In his 2018 song “Explaining Jesus” Jordy Searcy opens the floor to a solemn and honest discussion about evangelical church life.
He begins the song with lyrics that acknowledge some gay believers’ feelings of inadequacy when they consider their relationship with God. Searcy then leads into the chorus with a line alluding to the pressure Southern women feel to be beautiful, implying that listeners may seem happy in front of others, but that they “lie down feeling never good enough.”
His chorus is an apology. He sings, “I’m so sorry for how it’s been” as his audience reflects upon their experiences in the church.
In his apology, he calls the church broken. Specifically, the members of the church. In his last chorus, he apologizes once more for “all the wrongs” the church has committed. He finishes the song as he sings: “We’re broken singers with broken songs. We paint our pride and call it truth.” Searcy ends the song with the refrain, “I’m sorry no one explained Jesus to you.”
“We’re broken singers with broken songs. We paint our pride and call it truth.”
With his song, Searcy discusses the shortcomings of the church, comparing the ways in which church members act and interact with each other to Jesus. He juxtaposes the prideful agendas and actions of Christians today with the unconditional and welcoming love Jesus has for us all.
Searcy is apologizing for how poorly we have been “Explaining Jesus” to others. We are misrepresenting his identity, and it costs us in fellowship, love and acceptance with believers who feel they do not belong.
This idea, that the church has some work to do, is not just something we sing about. In his recent BNG article, Brandon Flannery discusses his research on why people are leaving Christianity.
When collecting data from respondents, the top two initial reasons for leaving, Flannery found, were LGBTQ acceptance and the behavior of believers, both topics Searcy mentions in his song.
For issues of LGBTQ acceptance, Flannery says this was an issue for Christians across the board, including those who were heterosexual and cisgender. About one-fifth, or 21.71%, of Christians said this was their reason for leaving. Respondents said this issue was important to them for various reasons, including views that “what Christians preached/practiced didn’t seem to align with what I knew to be the character of God.”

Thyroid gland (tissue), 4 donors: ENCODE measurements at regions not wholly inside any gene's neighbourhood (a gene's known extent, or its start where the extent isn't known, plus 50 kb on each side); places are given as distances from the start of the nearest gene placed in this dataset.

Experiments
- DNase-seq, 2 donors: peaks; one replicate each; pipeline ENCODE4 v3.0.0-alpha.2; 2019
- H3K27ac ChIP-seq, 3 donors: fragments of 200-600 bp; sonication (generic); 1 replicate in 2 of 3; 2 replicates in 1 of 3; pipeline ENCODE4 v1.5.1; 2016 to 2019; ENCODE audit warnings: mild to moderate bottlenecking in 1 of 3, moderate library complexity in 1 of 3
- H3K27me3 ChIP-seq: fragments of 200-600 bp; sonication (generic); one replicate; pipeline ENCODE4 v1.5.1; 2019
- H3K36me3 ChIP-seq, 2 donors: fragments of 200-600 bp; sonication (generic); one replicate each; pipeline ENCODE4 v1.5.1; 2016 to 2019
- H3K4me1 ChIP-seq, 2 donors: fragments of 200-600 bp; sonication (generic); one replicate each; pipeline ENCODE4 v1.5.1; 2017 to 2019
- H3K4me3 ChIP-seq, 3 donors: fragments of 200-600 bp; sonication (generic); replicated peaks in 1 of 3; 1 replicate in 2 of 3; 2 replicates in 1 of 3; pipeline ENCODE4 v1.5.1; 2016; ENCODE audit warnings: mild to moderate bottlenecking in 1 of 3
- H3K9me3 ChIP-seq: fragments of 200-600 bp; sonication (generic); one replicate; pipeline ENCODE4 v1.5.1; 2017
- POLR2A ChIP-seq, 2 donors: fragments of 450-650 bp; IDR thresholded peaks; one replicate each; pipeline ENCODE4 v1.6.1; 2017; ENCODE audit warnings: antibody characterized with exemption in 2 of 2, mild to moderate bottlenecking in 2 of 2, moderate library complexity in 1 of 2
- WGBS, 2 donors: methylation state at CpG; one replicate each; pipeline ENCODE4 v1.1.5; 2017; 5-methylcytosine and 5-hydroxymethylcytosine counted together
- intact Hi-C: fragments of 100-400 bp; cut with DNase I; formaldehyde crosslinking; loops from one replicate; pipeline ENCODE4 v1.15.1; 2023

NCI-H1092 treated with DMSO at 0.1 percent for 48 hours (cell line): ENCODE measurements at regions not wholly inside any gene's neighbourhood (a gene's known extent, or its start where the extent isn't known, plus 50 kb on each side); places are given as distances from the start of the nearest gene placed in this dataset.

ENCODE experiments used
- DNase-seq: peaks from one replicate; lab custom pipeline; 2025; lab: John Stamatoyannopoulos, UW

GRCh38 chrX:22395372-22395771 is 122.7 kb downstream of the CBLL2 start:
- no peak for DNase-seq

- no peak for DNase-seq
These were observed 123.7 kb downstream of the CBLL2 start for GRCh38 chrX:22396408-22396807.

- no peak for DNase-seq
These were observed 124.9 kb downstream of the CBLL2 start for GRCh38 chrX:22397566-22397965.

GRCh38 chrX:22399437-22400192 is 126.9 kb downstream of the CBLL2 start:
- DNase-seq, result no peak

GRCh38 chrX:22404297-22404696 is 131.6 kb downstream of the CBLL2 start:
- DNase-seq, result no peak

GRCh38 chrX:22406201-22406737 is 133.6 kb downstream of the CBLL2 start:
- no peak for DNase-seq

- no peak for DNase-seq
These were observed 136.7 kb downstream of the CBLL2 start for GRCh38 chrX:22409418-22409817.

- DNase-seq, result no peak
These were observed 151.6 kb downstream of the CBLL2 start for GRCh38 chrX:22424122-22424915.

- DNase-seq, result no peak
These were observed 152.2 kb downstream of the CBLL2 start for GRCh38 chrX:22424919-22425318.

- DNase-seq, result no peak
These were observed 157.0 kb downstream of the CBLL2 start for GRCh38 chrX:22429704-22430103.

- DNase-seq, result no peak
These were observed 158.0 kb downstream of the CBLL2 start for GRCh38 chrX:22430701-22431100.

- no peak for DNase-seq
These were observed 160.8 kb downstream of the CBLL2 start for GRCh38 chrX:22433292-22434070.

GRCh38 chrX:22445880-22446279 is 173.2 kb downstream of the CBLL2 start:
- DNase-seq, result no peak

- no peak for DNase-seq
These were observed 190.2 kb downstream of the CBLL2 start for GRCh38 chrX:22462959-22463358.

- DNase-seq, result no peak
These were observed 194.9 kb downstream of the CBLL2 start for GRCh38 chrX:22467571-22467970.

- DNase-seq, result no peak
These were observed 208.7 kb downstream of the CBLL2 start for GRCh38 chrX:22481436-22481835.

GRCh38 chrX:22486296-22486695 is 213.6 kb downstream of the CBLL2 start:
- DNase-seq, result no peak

To use Searcy’s language, Christian preaching and practices are not explaining who Jesus really is. They are teaching and representing something else.
Respondents also reported the feeling that all people are created by God and thus deserving of mutual respect, yet the church does not adhere to this standard when it comes to LGBTQ folks. Instead, the church does little to welcome and care for these marginalized people, often teaching or promoting attitudes within church life that LGBTQ people, their identities and struggles are intrinsically opposed to Christianity.
Searcy alludes to this feeling in the first verse of his song when he calls upon believers who are “gay and over 85” and have felt their whole lives that God “messed up” at their creation.
The second most popular reason for leaving, the behavior of Christians, is a double-sided coin. One sixth, 16.10%, of believers leave due to the behavior of Christians, according to Flannery’s research. He says bad behavior can be “a massive stumbling block for people coming to the religion and walking away.”
He references Sheldon Vanauken, who said the joy and certainty Christians have in their faith is appealing for those exploring religious communities, yet the self-righteous and smug attitudes Christians often have is detrimental. When the church meets its congregation with judgment and exclusivity, newcomers have no desire to join the church, and Christians already within the community find themselves in search of freedom elsewhere.